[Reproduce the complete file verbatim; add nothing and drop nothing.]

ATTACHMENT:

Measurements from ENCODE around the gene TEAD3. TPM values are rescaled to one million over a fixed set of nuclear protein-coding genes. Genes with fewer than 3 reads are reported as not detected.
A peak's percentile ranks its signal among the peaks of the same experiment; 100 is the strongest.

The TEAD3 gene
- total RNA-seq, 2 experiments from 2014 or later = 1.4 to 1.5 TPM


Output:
Measurements from ENCODE around the gene TEAD3. TPM values are rescaled to one million over a fixed set of nuclear protein-coding genes. Genes with fewer than 3 reads are reported as not detected.
A peak's percentile ranks its signal among the peaks of the same experiment; 100 is the strongest.

The TEAD3 gene
- total RNA-seq, 2 experiments from 2014 or later = 1.4 to 1.5 TPM